The Liberal government is conducting an online consultation on national security as it moves toward amending the Anti-terrorism Act. (See “Liberals identify 10 key national security issues for public consultations,” CBC.ca, 8 September 2016.)
This is a rare opportunity for Canadians to weigh in on critical issues like Bill C-51.
… in the main, it reads like it was drafted by a public relations firm tasked with selling the current state of extraordinary, unaccountable powers and if anything, laying the groundwork for extending those even further.
In response, the association has prepared its own series of Green Papers to help guide your online submission to the national security consultation before the December 1st deadline.
These are (1) The New No-Fly Regime; (2) Terrorism Speech Offences; and (3) The New CSIS – a de facto secret police. Going to this link will provide a summary of the issues and recommended actions for each of the three topics. Clicking on the icon next to each topic will lead to a more detailed briefing.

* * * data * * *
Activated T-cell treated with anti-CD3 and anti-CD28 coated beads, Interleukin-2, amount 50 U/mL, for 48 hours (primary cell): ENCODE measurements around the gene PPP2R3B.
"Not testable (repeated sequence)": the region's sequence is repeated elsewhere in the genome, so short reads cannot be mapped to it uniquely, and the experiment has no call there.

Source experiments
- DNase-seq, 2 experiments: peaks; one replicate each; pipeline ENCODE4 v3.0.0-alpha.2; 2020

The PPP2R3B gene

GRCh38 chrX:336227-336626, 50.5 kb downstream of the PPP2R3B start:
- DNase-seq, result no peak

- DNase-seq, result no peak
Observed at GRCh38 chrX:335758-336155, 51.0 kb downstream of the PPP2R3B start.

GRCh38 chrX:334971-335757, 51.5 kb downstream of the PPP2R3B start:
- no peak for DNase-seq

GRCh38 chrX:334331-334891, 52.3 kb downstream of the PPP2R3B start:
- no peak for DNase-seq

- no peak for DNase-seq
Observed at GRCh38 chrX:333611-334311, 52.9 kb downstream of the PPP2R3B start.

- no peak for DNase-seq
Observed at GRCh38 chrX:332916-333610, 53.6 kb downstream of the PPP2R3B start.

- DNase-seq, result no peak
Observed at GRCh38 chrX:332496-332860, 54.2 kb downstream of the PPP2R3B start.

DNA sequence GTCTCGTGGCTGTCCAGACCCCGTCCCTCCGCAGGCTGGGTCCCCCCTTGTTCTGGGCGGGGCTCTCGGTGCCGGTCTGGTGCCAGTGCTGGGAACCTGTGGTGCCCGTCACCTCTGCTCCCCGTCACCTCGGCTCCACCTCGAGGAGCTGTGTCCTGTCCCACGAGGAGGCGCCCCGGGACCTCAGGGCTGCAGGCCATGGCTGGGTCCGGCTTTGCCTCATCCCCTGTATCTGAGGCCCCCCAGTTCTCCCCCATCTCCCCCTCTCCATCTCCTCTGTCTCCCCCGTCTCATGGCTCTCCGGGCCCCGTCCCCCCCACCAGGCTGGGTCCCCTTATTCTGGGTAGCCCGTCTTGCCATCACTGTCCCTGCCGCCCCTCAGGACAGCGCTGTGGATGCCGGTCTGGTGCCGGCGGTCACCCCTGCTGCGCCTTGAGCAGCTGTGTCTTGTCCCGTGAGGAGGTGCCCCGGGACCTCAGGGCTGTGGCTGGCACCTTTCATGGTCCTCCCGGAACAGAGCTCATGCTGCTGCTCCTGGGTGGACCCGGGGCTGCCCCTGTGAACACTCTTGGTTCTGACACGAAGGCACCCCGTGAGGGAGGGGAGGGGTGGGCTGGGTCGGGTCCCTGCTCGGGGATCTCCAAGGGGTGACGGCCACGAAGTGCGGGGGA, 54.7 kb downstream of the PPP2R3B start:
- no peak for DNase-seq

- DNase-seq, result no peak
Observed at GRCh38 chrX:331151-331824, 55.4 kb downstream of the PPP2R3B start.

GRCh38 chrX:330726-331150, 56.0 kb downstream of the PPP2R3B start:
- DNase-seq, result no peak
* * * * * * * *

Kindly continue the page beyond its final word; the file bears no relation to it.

Note that these briefings are also reprinted in an easy-to-read format in Canada’s groundbreaking online news source, The Tyee.ca.
More ways to have your say on Bill C-51:
OpenMedia is a Canadian non-partisan, non-profit advocacy organization working to encourage open and innovative communication systems within Canada and to ensure accountability in the Canadian government’s surveillance activities. They have launched an online petition calling for the complete repeal of Bill C-51. Click here to go to that petition.
This link also provides an array of further information including a detailed Privacy Plan and a consultation tool that provides guidance in responding to each of the 10 areas of the federal consultation, in accordance with the provisions of the Privacy Plan.
Don’t forget to have your say before the December 1st deadline!
Photo: Courtesy Sally T. Buck (sallybuck.com)